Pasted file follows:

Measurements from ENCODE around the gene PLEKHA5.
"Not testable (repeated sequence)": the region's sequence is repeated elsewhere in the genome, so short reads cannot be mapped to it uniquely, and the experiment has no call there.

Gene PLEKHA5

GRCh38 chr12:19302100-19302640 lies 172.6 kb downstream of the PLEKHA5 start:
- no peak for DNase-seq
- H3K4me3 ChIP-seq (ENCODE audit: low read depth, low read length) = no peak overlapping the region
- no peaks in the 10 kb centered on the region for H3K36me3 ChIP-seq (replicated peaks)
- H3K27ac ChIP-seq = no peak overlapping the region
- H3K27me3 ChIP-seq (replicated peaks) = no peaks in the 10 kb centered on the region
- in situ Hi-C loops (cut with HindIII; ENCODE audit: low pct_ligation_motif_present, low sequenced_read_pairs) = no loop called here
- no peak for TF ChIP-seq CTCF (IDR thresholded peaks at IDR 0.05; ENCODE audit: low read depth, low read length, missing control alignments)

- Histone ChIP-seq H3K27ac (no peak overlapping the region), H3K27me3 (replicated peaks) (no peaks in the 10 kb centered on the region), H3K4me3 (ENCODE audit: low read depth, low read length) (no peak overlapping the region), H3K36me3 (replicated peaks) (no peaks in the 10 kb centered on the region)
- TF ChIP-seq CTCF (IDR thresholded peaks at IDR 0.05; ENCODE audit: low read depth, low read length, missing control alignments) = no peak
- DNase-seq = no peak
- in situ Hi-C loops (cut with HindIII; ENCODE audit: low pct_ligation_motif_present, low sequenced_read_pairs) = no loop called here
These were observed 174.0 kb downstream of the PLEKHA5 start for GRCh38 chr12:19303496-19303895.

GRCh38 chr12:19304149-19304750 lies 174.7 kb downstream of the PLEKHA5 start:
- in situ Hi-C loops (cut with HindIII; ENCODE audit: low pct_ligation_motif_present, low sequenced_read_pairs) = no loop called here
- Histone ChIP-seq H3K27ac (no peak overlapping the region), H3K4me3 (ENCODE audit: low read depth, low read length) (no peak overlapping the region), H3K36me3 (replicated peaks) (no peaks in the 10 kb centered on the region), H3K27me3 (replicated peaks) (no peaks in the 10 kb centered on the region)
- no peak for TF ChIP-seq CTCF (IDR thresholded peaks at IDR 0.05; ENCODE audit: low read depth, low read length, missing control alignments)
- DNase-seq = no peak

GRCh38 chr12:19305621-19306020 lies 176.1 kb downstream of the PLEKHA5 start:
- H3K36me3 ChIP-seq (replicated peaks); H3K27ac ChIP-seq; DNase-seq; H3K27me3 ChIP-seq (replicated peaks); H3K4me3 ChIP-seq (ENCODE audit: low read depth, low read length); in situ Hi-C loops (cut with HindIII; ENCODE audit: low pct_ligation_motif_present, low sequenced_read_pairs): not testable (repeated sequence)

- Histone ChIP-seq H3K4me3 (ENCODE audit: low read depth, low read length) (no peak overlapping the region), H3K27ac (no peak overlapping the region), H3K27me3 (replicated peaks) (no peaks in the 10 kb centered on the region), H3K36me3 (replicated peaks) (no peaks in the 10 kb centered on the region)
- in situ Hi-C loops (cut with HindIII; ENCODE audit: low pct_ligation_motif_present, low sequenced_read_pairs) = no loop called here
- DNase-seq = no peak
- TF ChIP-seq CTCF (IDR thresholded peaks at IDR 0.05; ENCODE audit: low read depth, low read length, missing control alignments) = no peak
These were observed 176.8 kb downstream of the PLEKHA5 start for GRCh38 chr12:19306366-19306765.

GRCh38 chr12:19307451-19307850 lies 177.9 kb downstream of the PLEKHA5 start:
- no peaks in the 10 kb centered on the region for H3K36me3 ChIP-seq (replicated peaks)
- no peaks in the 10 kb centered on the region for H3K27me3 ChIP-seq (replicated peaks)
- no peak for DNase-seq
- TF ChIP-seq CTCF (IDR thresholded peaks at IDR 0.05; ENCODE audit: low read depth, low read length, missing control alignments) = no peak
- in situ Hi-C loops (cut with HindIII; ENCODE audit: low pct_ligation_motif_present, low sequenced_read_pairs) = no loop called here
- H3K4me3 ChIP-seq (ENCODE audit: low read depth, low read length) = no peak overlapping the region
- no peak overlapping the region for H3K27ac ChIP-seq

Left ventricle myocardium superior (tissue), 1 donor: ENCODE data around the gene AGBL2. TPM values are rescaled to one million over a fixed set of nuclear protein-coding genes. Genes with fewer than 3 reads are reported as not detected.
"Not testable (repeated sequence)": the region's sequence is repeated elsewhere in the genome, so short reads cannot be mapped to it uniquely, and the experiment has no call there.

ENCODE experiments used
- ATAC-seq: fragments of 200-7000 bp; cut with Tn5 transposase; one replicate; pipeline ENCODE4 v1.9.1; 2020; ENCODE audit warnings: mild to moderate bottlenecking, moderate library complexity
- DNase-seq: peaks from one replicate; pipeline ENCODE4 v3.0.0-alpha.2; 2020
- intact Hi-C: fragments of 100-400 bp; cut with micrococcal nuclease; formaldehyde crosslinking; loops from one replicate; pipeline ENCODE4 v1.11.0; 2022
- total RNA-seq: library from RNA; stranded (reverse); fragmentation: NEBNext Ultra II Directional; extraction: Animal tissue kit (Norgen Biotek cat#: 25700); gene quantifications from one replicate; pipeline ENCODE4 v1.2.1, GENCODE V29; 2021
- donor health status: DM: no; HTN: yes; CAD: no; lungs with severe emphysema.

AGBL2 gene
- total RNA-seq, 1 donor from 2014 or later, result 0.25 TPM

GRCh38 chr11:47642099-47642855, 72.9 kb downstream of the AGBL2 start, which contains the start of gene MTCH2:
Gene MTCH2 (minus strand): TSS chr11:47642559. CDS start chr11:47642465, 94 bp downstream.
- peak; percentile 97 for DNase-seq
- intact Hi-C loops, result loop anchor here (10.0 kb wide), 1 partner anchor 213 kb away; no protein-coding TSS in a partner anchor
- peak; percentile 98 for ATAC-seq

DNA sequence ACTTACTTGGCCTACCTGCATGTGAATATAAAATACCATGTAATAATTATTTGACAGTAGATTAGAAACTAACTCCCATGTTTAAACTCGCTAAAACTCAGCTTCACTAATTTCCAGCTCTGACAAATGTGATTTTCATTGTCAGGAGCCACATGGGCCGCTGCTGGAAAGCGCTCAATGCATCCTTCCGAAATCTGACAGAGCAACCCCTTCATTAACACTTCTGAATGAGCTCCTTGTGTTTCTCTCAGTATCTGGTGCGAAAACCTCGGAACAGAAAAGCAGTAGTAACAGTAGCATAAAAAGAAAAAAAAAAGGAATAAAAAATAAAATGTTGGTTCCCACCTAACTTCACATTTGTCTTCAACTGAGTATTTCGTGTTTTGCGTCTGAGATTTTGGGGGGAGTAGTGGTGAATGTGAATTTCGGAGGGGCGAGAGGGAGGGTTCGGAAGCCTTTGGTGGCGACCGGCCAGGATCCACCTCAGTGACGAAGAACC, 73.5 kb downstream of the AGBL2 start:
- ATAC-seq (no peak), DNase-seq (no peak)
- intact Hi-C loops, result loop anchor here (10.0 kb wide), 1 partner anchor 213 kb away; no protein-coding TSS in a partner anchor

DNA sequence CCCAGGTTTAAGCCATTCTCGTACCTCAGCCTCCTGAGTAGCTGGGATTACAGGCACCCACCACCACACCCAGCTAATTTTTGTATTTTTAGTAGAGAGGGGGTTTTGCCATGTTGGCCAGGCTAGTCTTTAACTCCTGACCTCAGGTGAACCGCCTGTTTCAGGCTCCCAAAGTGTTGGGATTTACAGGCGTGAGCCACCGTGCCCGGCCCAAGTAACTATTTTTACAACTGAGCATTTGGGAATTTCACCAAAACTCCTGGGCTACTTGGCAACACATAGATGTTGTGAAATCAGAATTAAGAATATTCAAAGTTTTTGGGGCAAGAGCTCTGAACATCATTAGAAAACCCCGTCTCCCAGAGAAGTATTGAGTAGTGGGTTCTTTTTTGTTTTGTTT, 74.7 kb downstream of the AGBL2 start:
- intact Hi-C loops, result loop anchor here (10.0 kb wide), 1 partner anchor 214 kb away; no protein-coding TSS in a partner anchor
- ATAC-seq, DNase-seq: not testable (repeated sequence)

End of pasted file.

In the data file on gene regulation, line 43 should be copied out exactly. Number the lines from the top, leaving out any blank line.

- total RNA-seq: library from RNA; stranded (reverse); fragmentation: NEBNext Ultra II Directional; extraction: Animal tissue kit (Norgen Biotek cat#: 25700); gene quantifications from one replicate; pipeline ENCODE4 v1.2.1, GENCODE V29; 2021